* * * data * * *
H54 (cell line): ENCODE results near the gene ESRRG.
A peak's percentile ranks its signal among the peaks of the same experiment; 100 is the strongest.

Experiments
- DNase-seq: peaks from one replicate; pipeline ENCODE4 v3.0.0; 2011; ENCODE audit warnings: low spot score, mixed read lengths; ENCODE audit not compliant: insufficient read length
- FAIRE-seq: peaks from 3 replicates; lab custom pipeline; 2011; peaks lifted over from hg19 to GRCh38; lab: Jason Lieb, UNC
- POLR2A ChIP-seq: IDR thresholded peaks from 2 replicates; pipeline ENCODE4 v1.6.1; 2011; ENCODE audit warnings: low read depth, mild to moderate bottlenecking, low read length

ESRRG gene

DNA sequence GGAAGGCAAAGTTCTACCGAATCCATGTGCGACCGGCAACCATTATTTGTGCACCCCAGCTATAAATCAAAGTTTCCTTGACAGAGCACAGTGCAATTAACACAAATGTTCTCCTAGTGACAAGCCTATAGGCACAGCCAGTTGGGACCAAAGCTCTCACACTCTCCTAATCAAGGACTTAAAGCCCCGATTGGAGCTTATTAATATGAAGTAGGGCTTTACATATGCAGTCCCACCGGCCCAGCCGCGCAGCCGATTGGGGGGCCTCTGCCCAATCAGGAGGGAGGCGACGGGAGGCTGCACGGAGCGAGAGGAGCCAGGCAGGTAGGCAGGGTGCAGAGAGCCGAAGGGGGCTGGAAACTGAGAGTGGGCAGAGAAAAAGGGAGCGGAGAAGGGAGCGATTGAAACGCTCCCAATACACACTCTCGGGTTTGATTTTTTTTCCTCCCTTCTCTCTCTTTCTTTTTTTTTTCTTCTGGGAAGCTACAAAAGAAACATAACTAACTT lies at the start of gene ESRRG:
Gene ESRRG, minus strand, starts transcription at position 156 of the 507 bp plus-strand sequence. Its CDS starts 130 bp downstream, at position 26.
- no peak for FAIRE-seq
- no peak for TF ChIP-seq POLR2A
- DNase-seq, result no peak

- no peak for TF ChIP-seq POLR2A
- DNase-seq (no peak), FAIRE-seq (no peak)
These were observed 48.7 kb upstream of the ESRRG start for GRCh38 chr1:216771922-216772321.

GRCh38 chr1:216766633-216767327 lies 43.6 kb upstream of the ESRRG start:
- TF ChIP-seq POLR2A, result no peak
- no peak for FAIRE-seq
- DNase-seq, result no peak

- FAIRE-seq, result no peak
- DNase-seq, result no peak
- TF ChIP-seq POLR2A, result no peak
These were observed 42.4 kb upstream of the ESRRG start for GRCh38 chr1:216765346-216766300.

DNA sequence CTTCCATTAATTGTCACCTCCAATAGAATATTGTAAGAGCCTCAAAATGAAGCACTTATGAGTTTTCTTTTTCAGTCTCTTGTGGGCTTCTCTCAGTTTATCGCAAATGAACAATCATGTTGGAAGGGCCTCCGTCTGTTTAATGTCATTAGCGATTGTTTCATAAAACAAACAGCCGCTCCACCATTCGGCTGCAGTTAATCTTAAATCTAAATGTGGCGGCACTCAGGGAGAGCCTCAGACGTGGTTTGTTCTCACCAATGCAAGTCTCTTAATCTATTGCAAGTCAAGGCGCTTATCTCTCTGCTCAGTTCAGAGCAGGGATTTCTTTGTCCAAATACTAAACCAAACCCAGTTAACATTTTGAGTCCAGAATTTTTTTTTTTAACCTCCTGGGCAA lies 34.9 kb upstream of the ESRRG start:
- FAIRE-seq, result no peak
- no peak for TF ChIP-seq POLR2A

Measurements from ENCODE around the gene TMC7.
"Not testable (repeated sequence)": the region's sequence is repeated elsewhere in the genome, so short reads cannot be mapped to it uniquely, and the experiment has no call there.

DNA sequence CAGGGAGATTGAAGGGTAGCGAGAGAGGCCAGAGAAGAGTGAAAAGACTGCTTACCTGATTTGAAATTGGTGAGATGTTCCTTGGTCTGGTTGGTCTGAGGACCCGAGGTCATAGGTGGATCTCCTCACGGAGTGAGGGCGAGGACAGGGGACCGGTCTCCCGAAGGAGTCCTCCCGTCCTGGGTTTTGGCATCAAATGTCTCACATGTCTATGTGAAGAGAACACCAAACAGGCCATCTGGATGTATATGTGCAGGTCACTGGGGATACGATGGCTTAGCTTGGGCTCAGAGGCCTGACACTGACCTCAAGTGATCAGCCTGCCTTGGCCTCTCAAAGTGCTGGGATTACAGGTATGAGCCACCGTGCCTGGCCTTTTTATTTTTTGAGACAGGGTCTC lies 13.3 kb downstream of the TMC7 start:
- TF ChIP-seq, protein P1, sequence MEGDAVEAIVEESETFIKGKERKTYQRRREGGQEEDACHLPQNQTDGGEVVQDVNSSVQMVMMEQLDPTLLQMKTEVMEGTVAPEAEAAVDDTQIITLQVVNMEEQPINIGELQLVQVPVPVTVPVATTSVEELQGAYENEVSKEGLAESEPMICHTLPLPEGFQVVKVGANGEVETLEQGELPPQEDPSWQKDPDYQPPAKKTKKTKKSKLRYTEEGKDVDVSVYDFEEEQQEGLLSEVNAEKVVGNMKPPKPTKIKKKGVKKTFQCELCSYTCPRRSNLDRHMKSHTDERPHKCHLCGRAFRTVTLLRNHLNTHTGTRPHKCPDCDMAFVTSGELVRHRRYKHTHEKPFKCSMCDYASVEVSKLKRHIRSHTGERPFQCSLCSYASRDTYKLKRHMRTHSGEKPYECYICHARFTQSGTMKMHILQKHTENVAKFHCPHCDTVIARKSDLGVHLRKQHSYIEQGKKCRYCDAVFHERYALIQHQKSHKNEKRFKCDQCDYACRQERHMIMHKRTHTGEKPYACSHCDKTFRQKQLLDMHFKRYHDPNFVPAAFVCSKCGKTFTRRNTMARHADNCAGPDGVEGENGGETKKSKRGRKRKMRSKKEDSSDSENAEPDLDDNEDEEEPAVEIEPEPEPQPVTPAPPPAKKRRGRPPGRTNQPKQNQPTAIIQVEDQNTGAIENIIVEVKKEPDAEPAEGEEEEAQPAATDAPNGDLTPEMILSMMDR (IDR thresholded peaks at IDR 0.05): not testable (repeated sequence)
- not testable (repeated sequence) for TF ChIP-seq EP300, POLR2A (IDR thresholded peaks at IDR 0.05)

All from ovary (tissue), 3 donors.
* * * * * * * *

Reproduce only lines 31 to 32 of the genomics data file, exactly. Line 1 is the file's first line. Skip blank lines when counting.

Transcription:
- not testable (repeated sequence) for TF ChIP-seq EP300, POLR2A (IDR thresholded peaks at IDR 0.05)

All from ovary (tissue), 3 donors.